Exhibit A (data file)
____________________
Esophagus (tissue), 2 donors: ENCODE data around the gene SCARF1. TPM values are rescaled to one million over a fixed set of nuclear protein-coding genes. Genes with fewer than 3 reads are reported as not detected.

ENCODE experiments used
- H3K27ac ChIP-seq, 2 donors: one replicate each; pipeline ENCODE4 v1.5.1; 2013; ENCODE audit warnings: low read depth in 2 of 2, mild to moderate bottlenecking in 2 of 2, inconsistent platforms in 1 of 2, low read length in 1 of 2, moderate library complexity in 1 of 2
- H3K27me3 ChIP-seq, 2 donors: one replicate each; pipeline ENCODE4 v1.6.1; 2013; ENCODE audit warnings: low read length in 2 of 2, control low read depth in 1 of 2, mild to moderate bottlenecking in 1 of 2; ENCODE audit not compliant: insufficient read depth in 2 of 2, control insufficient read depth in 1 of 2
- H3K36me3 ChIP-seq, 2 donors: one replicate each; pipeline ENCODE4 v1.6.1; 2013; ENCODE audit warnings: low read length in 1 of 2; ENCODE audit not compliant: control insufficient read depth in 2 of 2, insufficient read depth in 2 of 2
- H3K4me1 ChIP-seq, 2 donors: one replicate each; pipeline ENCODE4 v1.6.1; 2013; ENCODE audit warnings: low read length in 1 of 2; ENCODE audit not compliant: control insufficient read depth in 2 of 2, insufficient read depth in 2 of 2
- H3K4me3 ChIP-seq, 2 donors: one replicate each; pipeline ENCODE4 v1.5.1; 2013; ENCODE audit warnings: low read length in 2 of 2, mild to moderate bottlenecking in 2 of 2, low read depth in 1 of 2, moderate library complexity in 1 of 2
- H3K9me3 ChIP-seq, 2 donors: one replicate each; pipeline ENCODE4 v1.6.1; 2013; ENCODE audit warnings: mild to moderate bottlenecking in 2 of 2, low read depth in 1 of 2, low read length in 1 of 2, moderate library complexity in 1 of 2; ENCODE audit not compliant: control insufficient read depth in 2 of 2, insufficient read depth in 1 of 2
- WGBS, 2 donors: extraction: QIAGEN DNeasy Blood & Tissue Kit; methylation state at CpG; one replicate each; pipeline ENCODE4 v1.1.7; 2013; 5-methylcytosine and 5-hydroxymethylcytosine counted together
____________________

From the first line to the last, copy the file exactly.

Esophagus (tissue), 2 donors: ENCODE data around the gene SCARF1. TPM values are rescaled to one million over a fixed set of nuclear protein-coding genes. Genes with fewer than 3 reads are reported as not detected.

ENCODE experiments used
- H3K27ac ChIP-seq, 2 donors: one replicate each; pipeline ENCODE4 v1.5.1; 2013; ENCODE audit warnings: low read depth in 2 of 2, mild to moderate bottlenecking in 2 of 2, inconsistent platforms in 1 of 2, low read length in 1 of 2, moderate library complexity in 1 of 2
- H3K27me3 ChIP-seq, 2 donors: one replicate each; pipeline ENCODE4 v1.6.1; 2013; ENCODE audit warnings: low read length in 2 of 2, control low read depth in 1 of 2, mild to moderate bottlenecking in 1 of 2; ENCODE audit not compliant: insufficient read depth in 2 of 2, control insufficient read depth in 1 of 2
- H3K36me3 ChIP-seq, 2 donors: one replicate each; pipeline ENCODE4 v1.6.1; 2013; ENCODE audit warnings: low read length in 1 of 2; ENCODE audit not compliant: control insufficient read depth in 2 of 2, insufficient read depth in 2 of 2
- H3K4me1 ChIP-seq, 2 donors: one replicate each; pipeline ENCODE4 v1.6.1; 2013; ENCODE audit warnings: low read length in 1 of 2; ENCODE audit not compliant: control insufficient read depth in 2 of 2, insufficient read depth in 2 of 2
- H3K4me3 ChIP-seq, 2 donors: one replicate each; pipeline ENCODE4 v1.5.1; 2013; ENCODE audit warnings: low read length in 2 of 2, mild to moderate bottlenecking in 2 of 2, low read depth in 1 of 2, moderate library complexity in 1 of 2
- H3K9me3 ChIP-seq, 2 donors: one replicate each; pipeline ENCODE4 v1.6.1; 2013; ENCODE audit warnings: mild to moderate bottlenecking in 2 of 2, low read depth in 1 of 2, low read length in 1 of 2, moderate library complexity in 1 of 2; ENCODE audit not compliant: control insufficient read depth in 2 of 2, insufficient read depth in 1 of 2
- WGBS, 2 donors: extraction: QIAGEN DNeasy Blood & Tissue Kit; methylation state at CpG; one replicate each; pipeline ENCODE4 v1.1.7; 2013; 5-methylcytosine and 5-hydroxymethylcytosine counted together